While remote workers were unable to use corporate apps and email for a while, the attack failed to take down the entire organization.

DDoS attacks hit at least two food delivery services (Lieferando in Germany and Thuisbezorgd in the Netherlands). Both companies were still able to take orders, but were unable to process the orders and had to return their customers’ money. The cybercriminals responsible for the Lieferando attack demanded 2 Bitcoin (BTC) to put a halt to the attack.

Online games were also not immune to the attacks, as DDoS traffic hit both Battle.net and Eve Online during the first quarter of 2020. Eve Online was under attack for nine straight days.

Cybersecurity researchers are also becoming targets of DDoS attacks. In 2016, prominent security researcher Brian Krebs was the target of a tremendous DDoS attack, which came close to disrupting his website’s ability to service requests. Only a valiant attempt by his web provider, Akamai, was able to fend off the nearly overwhelming attack. More about that later.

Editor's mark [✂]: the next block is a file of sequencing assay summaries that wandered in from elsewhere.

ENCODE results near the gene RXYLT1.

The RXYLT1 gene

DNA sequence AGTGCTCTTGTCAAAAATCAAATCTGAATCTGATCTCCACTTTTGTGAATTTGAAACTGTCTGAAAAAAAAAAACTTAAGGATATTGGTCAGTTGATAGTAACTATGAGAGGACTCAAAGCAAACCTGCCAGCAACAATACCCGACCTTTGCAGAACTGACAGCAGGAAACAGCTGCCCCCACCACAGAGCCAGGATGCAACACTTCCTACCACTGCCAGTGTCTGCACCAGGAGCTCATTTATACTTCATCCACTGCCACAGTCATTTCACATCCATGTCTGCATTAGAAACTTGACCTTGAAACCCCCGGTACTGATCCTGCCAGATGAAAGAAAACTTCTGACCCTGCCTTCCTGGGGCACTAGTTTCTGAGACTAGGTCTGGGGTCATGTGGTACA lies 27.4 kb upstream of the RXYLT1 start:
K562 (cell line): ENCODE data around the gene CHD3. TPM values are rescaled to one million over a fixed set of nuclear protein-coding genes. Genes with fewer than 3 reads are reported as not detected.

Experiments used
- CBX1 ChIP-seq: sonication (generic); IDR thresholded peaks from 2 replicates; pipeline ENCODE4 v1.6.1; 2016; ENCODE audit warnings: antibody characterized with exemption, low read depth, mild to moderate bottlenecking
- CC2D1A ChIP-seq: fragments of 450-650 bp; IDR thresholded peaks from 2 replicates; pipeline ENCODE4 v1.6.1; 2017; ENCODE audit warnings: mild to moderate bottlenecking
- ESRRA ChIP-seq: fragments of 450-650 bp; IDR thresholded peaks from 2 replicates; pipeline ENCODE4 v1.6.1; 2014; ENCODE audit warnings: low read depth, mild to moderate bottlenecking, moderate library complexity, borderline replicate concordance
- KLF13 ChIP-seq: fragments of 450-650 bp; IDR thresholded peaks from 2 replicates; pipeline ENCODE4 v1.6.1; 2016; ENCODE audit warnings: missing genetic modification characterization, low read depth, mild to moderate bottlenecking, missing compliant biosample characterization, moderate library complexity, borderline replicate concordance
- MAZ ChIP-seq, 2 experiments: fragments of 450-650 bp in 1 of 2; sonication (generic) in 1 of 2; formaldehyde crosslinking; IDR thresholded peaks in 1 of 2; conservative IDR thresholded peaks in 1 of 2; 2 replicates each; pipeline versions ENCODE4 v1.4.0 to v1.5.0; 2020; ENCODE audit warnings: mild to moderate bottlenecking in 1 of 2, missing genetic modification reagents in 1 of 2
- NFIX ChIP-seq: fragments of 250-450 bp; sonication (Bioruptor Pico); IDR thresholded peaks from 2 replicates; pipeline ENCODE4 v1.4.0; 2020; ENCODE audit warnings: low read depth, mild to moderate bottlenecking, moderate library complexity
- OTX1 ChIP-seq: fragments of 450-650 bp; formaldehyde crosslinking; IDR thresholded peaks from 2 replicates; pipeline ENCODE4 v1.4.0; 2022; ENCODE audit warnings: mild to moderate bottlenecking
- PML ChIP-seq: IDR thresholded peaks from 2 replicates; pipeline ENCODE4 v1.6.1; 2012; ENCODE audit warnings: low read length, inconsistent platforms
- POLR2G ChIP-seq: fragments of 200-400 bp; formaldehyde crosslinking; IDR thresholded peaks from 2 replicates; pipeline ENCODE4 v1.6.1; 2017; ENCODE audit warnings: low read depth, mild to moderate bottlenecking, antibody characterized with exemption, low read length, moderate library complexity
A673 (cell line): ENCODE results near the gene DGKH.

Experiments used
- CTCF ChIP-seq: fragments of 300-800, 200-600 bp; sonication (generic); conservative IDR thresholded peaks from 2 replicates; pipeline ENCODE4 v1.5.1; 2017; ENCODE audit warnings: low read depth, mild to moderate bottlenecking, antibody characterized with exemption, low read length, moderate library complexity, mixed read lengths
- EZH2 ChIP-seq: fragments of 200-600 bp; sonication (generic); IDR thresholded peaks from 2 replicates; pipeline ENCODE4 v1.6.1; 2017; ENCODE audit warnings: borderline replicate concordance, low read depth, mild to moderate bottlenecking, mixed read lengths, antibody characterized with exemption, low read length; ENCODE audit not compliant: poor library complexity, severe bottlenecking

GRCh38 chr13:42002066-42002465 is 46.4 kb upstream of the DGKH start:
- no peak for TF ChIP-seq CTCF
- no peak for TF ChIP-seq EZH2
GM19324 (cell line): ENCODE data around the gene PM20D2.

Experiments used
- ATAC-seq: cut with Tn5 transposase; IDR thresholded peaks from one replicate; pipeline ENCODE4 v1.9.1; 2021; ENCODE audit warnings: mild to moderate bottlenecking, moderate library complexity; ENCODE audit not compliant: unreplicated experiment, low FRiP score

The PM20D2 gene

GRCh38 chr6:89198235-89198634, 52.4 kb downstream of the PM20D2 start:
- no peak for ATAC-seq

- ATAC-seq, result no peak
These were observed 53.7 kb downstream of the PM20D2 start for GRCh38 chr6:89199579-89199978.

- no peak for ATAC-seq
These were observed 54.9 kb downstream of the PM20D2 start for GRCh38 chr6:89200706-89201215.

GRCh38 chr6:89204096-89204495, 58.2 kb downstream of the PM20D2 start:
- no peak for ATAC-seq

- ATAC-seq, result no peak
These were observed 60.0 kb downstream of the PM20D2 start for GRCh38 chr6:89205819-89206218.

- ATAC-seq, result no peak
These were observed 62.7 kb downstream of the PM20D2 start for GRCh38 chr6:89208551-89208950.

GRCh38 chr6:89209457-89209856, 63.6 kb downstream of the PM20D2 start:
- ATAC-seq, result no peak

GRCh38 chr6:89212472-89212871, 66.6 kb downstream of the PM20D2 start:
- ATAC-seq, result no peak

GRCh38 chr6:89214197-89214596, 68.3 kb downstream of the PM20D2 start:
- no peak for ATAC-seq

2. Financial Services Continue to Be Popular DDoS Victims

Financial services have continued to be popular targets for DDoS threats. Late February 2020 saw several Australian financial institutions receiving emails that threatened attacks unless a ransom was paid in cryptocurrency. Institutions in Singapore, South Africa, and other countries received similar emailed threats.

From March to June 2020, phishing and ransomware attacks targeting banks grew by 520% compared to the March to June 2019 period.

3. DDoS Attacks Expected to Continue to Increase